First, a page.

Sat 07 Mar 2020 14:40

Frome Rugby Football Club began to represent the town from which it takes its name in 1883.

There were a number of local sides playing regularly but these represented local organisations rather than the town itself. In 1886 the club affiliated to the Frome Athletic Club. Although the records are missing, it would appear that the first Captain was probably H. B. Sheppard. Until the First World War the clubs main Headquarters was at the Angel Hotel, games were played at Wallbridge. At the Annual General Meeting on Thursday 16th December 1886 it was discussed that a second team should be set up and an invitation to Lord Weymouth to become President of the club, this was duly accepted.

What then was it like to be a member of Frome Rugby Club in the 1880s? Certainly any excuse for a dinner was good enough. On the field of play there was a variety of opposition. Shepton Mallet had a team as did Selwood Printing Works. For the match played against the latter on 19th February 1887 it is recorded that a large crowd was expected: “Attention is drawn to the fact that a hole was made in the hedge surrounding the Pitch and anyone doing the same or similar deed will be prosecuted” The field was kindly loaned by Mrs Sinkins. It was normal in those days for large crowds to attend and to pay gate money. At the Athletic Clubs meeting at the end of the 1888-1889 it was recorded that the cost of running the Rugby Club for the season as £5.8s.7d Nine days after the outbreak of the First World War, the Rugby Union called upon its players to join the forces, this was taken up by the players of Frome Rugby Football Club. So devastating was the effect of war that it was not until 1926 that the club finally started playing again.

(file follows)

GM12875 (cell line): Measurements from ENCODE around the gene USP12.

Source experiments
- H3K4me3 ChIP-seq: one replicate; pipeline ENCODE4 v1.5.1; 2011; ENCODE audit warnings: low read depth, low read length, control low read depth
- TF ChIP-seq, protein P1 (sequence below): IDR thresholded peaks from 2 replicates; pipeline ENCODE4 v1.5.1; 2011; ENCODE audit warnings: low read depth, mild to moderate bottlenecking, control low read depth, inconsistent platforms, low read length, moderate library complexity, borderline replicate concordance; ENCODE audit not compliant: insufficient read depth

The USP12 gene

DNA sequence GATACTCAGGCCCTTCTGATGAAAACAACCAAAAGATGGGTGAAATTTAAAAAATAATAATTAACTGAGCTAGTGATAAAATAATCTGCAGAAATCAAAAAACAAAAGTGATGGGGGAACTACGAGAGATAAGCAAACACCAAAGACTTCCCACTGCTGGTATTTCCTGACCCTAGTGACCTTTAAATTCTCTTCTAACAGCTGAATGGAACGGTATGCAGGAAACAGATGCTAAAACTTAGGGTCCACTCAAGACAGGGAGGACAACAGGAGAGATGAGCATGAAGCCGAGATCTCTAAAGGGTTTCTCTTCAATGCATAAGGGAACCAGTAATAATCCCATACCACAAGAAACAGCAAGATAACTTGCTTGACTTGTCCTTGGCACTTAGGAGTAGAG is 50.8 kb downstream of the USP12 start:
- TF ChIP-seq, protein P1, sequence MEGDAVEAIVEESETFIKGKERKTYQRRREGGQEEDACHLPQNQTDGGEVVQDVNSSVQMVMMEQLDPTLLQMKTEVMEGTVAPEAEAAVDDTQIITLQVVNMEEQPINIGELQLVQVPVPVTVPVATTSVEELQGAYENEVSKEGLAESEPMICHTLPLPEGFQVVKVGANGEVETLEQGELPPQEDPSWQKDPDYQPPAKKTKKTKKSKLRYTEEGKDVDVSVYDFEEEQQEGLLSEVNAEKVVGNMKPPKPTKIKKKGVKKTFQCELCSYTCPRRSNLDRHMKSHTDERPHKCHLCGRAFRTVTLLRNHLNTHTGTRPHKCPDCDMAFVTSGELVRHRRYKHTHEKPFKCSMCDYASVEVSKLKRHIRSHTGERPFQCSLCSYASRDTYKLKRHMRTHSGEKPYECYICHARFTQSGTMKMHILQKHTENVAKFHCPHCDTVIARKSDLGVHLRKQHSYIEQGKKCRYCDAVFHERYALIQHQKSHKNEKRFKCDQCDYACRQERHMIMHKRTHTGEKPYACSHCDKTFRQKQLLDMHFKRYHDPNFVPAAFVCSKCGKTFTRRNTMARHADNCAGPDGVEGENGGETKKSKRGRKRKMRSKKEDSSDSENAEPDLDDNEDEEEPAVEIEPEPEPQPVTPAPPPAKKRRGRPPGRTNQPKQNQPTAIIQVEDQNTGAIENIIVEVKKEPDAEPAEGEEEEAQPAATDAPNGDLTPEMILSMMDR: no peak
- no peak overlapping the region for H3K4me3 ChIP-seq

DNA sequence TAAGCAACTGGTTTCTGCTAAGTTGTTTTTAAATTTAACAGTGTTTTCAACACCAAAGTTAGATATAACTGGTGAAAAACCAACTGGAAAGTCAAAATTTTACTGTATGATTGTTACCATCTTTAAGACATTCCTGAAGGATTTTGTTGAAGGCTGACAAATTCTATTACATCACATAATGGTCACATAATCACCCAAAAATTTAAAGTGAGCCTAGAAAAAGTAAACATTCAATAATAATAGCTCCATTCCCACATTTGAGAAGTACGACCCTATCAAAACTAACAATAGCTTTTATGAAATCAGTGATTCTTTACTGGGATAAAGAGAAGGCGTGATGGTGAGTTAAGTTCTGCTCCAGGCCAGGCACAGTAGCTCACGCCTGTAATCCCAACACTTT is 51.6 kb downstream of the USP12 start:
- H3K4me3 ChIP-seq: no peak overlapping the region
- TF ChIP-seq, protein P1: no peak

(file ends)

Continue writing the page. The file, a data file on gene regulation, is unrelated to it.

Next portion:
On the 28th April 1926 a meeting of interested people was held in the Lamb Hotel, Bath Street and the club was formally re-established. The interest was such that a second team was formed, the home pitch in those days was at the top of the Nunney Road. Match fees were 1 shilling, transport was by any available means from bicycle to charabanc. The big social event of the year was the Annual Rugby Dance. The Annual Dance was a lavish affair whose importance upstaged even the Annual Dinner.

At the AGM held at the Lamb Hotel the Chairman presented Mr L. B. Browne with a wrist watch in recognition of his efforts in the successful revival of the club. Shortly after this the clubs headquarters moved to the George Hotel, which remained the principal venue until the Second World War. The record during the years between the wars showed a sharp decline in performance as both the 1st XV and the A XV lost approximately 50% of their matches played between 1926 & 1937. In the period after the Second World War the club was to face many problems. With many young local men still in the forces, much of the recruitment to the club was from military establishments. It seems that local schools did not supply the club with a ready source of players, since not much rugby was played.